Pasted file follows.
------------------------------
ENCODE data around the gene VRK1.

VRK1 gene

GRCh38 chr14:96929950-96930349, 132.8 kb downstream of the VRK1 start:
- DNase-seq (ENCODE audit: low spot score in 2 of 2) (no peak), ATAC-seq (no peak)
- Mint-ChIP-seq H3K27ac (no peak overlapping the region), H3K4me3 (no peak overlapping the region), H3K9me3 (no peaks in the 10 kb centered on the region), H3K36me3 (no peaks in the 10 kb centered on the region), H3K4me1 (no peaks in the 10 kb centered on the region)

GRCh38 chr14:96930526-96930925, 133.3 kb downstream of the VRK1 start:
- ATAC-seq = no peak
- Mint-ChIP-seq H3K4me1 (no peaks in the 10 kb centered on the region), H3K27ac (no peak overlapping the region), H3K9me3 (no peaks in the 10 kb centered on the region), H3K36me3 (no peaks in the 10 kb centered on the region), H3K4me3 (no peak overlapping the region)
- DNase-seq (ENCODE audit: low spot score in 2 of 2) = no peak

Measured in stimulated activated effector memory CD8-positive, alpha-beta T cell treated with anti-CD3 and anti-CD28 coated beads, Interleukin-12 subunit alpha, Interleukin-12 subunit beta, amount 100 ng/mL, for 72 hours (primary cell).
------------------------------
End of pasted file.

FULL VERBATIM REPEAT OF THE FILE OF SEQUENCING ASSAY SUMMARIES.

ENCODE data around the gene VRK1.

VRK1 gene

GRCh38 chr14:96929950-96930349, 132.8 kb downstream of the VRK1 start:
- DNase-seq (ENCODE audit: low spot score in 2 of 2) (no peak), ATAC-seq (no peak)
- Mint-ChIP-seq H3K27ac (no peak overlapping the region), H3K4me3 (no peak overlapping the region), H3K9me3 (no peaks in the 10 kb centered on the region), H3K36me3 (no peaks in the 10 kb centered on the region), H3K4me1 (no peaks in the 10 kb centered on the region)

GRCh38 chr14:96930526-96930925, 133.3 kb downstream of the VRK1 start:
- ATAC-seq = no peak
- Mint-ChIP-seq H3K4me1 (no peaks in the 10 kb centered on the region), H3K27ac (no peak overlapping the region), H3K9me3 (no peaks in the 10 kb centered on the region), H3K36me3 (no peaks in the 10 kb centered on the region), H3K4me3 (no peak overlapping the region)
- DNase-seq (ENCODE audit: low spot score in 2 of 2) = no peak

Measured in stimulated activated effector memory CD8-positive, alpha-beta T cell treated with anti-CD3 and anti-CD28 coated beads, Interleukin-12 subunit alpha, Interleukin-12 subunit beta, amount 100 ng/mL, for 72 hours (primary cell).